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In theory—and in many political speeches—liberalism is for small businesses to have a chance to thrive on their own merits. In practice and because good liberalism is supposed to be deregulated liberalism, competition is being killed by those who have enough clout and financial leverage to then impose their own rules. The blatant official favoritism of many governments toward the fossil fuel industry—more than 5 trillion worldwide in direct and indirect subsidies each year4—is a case in point. Most importantly, this utter disregard for the existential threat of climate change confirms that the fate of humanity comes second after the pampering of already very fat cats. How is that even possible in supposedly civilized and democratic societies?

Greed does not explain everything. Such an aberrant situation needs an ideological background to sustain itself in the hearts and minds of people in charge of economic policies. Behind the catchphrases “free market” and “big government”, used as convenient signposts for the masses, lies the assumption that the general interest is not, as such, a relevant category for driving social and economic progress. Individuals are deemed to be better off on their own, free to prove themselves any way they want as long as they do not break the law. In this view, collective endeavors are for the most part irrelevant; only private initiatives can truly thrive and succeed since they have a natural incentive to do so. This assumption goes by the denomination of “neoliberalism”.

“The accepted ideas of any period are singularly those that serve the dominant economic interest.” (John Kenneth Galbraith) tweet it!

In reality, of course, freedom under the sole rule of financial success has a very different taste for the general population than what the neoliberal dogma postulates. By bending governments to their will, companies like Exxon or BP show the world who is the boss. But pointing at a contradiction is far from enough. What matters is that ideas, whether valid or not, can shape the views of millions. If we uncritically believe that the common good is just a by-result of individual freedom and not a guiding principle, or that there is no society but just individuals and their families—as the late Margaret Thatcher once famously put it5—then the fight against climate change is over. No mobilization can take place at the required level if it is not seen as a meaningful collective endeavor, and this endeavor can be shared only if we believe in society.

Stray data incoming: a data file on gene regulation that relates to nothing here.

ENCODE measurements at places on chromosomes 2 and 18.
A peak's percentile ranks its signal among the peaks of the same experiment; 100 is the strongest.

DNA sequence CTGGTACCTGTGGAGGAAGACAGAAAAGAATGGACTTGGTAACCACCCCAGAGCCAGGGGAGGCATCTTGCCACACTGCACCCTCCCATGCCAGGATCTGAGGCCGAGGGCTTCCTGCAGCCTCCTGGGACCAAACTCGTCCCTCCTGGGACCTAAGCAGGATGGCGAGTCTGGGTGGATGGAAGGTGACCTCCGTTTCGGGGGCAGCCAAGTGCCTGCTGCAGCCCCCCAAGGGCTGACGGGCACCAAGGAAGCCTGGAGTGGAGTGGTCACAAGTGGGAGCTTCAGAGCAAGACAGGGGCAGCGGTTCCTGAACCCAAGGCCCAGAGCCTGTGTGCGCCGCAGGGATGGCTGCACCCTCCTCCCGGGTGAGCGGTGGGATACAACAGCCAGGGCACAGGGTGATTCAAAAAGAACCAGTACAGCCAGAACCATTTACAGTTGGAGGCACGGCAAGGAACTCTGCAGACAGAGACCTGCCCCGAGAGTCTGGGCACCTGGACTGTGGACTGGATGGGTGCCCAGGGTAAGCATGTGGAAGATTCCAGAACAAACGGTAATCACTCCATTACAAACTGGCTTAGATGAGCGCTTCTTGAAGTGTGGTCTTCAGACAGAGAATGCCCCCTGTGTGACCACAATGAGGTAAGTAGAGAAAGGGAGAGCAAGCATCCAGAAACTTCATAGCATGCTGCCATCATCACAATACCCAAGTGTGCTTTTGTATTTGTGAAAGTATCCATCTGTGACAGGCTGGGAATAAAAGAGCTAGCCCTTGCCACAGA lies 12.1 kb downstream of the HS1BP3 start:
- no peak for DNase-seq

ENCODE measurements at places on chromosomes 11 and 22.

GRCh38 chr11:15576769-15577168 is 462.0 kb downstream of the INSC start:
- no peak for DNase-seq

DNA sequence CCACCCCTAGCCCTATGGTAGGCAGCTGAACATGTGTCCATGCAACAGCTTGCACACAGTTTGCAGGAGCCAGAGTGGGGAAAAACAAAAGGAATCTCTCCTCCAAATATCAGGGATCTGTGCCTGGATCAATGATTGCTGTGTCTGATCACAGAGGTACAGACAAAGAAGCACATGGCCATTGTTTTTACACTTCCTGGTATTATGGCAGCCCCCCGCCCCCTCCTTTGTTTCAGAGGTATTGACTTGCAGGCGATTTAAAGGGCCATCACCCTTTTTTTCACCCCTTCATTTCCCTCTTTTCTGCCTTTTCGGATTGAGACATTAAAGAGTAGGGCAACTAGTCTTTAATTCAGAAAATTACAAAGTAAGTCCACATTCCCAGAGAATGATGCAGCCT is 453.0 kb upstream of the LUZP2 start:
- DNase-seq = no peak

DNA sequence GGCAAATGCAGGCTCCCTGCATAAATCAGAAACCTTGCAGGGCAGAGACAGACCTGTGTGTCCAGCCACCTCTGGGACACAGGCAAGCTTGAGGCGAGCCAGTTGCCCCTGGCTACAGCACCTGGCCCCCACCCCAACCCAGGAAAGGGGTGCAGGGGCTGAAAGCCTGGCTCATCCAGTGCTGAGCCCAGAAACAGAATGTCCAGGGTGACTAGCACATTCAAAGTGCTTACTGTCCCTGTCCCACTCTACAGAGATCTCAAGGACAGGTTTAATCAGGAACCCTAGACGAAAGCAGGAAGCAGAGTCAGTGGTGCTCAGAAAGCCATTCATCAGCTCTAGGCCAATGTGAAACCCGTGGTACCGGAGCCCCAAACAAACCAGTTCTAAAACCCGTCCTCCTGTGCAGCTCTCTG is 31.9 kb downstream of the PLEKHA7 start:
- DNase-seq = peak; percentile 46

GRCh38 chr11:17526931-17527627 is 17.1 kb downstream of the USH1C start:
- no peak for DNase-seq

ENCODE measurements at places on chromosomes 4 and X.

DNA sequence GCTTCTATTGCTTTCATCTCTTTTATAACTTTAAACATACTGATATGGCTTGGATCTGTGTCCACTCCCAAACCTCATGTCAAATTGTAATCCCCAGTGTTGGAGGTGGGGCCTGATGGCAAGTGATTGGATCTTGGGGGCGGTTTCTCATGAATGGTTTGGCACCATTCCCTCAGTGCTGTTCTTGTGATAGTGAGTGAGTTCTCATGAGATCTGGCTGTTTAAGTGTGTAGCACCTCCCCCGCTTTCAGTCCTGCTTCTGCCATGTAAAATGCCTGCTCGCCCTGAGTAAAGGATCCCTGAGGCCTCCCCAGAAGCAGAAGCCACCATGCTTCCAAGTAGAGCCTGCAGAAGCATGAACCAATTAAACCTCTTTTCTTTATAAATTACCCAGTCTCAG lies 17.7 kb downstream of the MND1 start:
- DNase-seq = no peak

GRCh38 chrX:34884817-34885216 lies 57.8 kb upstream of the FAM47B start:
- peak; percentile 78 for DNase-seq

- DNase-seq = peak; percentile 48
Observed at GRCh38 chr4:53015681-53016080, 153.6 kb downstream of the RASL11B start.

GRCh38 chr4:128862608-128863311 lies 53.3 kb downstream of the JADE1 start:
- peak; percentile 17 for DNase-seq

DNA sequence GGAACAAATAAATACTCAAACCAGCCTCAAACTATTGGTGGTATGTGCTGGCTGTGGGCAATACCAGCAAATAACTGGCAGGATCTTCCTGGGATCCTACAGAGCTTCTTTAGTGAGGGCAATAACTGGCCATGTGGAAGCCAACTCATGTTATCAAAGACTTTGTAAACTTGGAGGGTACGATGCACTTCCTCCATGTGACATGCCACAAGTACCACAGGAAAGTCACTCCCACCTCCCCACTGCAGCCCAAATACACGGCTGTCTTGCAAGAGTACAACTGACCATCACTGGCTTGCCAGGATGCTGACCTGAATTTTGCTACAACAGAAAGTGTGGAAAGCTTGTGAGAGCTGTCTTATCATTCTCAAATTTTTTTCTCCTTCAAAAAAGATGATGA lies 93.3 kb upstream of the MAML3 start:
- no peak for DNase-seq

By considering public concerns as dangerous lunacies, neoliberalism is the most serious obstacle to any cohesive and concerted global action against climate change. This is why, leaving this sacred cow cherished by our elites in the absolute world where it belongs, we have to examine how neoliberalism is, in effect, a pure ideology and a perversion of Democracy.

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The answer to climate change is democracy - Gordon Gekko
You got to love the suspenders!

Some may remember Gordon Gekko character’s line in the 1987 movie Wall Street: “Greed, for lack of another word, is good! Greed is right. Greed works. Greed clarifies, cuts through and captures the essence of the evolutionary spirit!” That greed is good has been notably theorized by the economist Milton Friedman (1912–2006). In his mind this was not, indeed, an invitation to become evil people but the expression of the basic fact that, as himself repeatedly said, “The world runs on individuals pursuing their own interests.”

The real problem with this view is not that it does provide an excuse to some insecure egos for effectively letting their greed run wild. The real problem is its superficiality. Like any ideology, neoliberalism is a popular intellectual doggy bag that never questions its premise.